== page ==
While I don’t like to complain about the heat in the summer (I’ll take it over freezing February any day), sometimes it’s nice to escape the swelter of the city and head for the hills. A shady hike beside a cool mountain stream beats a steamy stroll down the city streets any day.
If you don’t know any good hiking trails or are just bored of your usual ones, Hiking Project is a useful app (for iOS and
Android) and website (hiking project.com) that can show you where to go.
The site and app describe thousands of trails around the country and the world. The routes are displayed on interactive maps that can be panned, zoomed and viewed in terrain or satellite modes. The maps can be downloaded to a mobile device so you can use them in the field even if you don’t have cell coverage. The app uses GPS to show you your current location and elevation on the trail.
Hiking Project is more than just maps. There are descriptions of the trails and their highlights. There’s also photo galleries of points of interest along the trails. An elevation profile tells you how high you’ll have to climb and how steep the grade is. Trails also are ranked for popularity and difficulty.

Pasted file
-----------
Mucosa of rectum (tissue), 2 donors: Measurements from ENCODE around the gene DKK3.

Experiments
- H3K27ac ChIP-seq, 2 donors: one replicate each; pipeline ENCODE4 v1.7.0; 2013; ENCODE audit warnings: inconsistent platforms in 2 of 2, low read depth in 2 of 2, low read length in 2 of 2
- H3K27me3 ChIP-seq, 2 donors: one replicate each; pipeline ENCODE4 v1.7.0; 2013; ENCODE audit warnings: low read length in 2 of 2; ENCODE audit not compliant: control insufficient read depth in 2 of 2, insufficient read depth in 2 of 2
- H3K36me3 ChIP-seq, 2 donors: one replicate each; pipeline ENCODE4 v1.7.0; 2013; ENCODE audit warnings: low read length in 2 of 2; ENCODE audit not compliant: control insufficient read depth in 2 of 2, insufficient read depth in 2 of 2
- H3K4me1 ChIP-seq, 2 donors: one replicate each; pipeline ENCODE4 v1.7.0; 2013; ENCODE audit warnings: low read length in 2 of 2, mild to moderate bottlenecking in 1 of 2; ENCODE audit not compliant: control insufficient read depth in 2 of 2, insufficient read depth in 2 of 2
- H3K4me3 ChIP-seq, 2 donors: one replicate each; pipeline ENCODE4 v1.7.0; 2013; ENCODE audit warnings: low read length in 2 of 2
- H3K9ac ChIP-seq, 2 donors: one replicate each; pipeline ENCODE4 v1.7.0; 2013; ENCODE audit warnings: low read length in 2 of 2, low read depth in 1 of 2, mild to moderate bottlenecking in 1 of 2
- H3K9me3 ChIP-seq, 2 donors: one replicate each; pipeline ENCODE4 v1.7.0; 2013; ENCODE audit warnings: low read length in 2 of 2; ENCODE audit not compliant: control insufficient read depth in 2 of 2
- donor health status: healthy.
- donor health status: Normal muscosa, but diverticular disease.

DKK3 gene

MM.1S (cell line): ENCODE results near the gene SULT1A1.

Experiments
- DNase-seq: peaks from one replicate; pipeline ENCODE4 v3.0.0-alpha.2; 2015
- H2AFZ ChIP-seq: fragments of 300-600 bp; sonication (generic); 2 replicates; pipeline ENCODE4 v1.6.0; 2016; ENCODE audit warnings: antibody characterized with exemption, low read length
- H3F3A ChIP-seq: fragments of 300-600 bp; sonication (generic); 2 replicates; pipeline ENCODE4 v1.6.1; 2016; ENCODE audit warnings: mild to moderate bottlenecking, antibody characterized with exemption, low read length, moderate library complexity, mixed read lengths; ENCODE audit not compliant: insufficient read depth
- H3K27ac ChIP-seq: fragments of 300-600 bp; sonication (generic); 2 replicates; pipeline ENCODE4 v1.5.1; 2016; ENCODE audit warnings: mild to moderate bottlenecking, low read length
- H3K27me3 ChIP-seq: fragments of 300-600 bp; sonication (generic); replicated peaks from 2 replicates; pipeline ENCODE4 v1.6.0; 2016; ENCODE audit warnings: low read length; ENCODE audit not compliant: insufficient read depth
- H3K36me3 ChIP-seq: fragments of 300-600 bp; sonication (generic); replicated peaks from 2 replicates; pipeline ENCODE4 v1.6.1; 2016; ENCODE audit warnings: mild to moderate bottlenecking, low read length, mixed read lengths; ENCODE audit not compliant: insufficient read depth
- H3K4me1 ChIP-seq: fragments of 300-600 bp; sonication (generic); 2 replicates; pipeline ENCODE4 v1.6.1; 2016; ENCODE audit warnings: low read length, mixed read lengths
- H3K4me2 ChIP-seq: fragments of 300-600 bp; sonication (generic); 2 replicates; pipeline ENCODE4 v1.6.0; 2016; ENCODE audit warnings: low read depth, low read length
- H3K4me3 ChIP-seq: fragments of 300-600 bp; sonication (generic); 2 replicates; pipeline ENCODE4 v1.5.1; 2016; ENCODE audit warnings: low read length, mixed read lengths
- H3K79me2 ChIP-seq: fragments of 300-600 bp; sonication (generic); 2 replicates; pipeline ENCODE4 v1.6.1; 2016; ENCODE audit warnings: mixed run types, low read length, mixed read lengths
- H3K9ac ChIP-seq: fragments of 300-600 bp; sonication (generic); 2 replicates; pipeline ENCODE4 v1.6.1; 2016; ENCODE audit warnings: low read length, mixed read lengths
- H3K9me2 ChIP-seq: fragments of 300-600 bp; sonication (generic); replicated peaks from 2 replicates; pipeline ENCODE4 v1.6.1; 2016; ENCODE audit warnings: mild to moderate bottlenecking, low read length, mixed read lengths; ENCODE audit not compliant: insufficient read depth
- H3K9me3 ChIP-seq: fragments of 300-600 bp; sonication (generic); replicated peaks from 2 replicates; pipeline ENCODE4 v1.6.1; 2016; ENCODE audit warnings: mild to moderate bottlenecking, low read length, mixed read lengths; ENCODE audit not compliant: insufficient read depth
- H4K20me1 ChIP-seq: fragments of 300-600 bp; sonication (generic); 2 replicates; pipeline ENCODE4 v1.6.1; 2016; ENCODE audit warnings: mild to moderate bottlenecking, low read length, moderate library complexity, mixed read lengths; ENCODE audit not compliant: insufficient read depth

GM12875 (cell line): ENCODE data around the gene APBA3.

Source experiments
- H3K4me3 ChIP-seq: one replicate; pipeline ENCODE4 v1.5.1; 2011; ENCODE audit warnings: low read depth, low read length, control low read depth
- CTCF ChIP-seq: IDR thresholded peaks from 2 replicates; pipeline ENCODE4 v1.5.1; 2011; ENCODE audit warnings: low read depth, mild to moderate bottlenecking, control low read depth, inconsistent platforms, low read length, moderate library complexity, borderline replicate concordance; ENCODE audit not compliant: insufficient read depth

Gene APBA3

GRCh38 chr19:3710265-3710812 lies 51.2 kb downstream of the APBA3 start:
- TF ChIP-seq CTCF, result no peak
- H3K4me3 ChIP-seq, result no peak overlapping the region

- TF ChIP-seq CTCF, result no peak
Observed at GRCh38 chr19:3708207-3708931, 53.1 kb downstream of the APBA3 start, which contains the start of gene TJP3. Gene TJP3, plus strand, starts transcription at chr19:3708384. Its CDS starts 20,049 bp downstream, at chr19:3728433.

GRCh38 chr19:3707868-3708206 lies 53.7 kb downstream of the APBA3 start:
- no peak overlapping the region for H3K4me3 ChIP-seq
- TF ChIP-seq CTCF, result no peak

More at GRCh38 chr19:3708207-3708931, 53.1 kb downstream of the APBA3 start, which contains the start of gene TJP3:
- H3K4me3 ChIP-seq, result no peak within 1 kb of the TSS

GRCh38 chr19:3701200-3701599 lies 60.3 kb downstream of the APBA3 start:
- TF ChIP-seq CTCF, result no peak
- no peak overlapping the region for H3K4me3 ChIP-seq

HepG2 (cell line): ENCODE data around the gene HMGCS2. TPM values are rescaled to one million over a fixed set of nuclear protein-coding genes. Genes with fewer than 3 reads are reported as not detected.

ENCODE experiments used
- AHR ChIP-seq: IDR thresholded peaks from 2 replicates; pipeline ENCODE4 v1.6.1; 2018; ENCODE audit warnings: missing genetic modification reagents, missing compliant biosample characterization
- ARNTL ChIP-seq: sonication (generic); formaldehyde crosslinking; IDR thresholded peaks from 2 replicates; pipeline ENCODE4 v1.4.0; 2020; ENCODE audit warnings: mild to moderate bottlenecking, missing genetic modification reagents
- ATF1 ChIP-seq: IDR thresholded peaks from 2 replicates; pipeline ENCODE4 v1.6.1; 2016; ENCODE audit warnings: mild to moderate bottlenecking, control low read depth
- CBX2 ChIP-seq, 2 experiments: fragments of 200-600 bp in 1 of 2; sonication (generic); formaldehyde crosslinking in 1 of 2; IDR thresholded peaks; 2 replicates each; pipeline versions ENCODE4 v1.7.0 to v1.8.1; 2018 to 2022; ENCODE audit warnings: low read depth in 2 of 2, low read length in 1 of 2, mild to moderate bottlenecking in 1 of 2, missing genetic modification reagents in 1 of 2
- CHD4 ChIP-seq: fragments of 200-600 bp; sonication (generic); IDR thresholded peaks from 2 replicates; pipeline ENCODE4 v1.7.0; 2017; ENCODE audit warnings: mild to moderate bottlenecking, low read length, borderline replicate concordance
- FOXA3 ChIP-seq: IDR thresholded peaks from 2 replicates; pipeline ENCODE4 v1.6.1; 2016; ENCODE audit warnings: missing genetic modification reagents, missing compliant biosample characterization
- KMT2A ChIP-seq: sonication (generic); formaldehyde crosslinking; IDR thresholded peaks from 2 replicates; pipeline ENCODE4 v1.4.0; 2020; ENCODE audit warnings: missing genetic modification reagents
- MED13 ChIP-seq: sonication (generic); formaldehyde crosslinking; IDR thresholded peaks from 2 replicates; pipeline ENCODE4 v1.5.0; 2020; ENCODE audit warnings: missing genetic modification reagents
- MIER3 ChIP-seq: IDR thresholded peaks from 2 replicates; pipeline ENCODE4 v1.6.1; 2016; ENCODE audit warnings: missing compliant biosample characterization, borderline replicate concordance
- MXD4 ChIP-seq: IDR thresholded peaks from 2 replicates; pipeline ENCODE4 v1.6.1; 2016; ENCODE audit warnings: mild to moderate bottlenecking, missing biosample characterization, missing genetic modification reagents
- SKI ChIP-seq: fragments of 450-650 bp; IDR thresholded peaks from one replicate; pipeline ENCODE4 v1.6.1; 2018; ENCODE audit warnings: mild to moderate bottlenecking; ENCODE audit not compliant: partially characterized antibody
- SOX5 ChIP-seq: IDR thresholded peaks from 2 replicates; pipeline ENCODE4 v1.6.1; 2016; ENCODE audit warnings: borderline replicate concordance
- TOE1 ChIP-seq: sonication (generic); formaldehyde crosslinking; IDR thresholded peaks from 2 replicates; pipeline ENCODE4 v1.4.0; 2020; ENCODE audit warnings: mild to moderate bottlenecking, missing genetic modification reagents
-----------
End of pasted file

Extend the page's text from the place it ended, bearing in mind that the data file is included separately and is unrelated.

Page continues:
There are several ways to find trails. If you want to stay close to home, select your state in the Trail Directory or Trail Guide on the website, or download your state to the app. Markers on the state map indicate trails. You can zoom in on local trails to access more detailed information on them. There’s also a search function to look for specific trails. The Featured Hikes section highlights popular trails in various regions.
The website and app are free to use. Most of the features don’t require you to be registered with Hiking Project. Registered users have access to some additional features. They can add their own rankings to the database, create to-do lists and check-ins (which I assume allow you to reassure loved ones that you’re not lost, injured or worse) and keep records of their hikes.
Both the site and app are easy to use and fairly intuitive. They are designed well with quality maps, images, graphics and typography. The app takes a little more getting used to due to the pared down nature of the navigation controls. I had some problems with garbled type and clunky screen refreshes when panning or zooming on my iPad.
While you should still bring a compass and map when venturing into the woods, Hiking Project is a good tool to have as well.
Insites revisited: Column originally ran in August of 2017.
Kevin OʼNeill has been a staff artist for The Times-Tribune since June 1993. In addition to doing illustrations and infographics and designing pages for the paper’s print and electronic publications, he writes InSites, a weekly column about websites and apps. Contact: firstname.lastname@example.org; 570-348-9100 x5212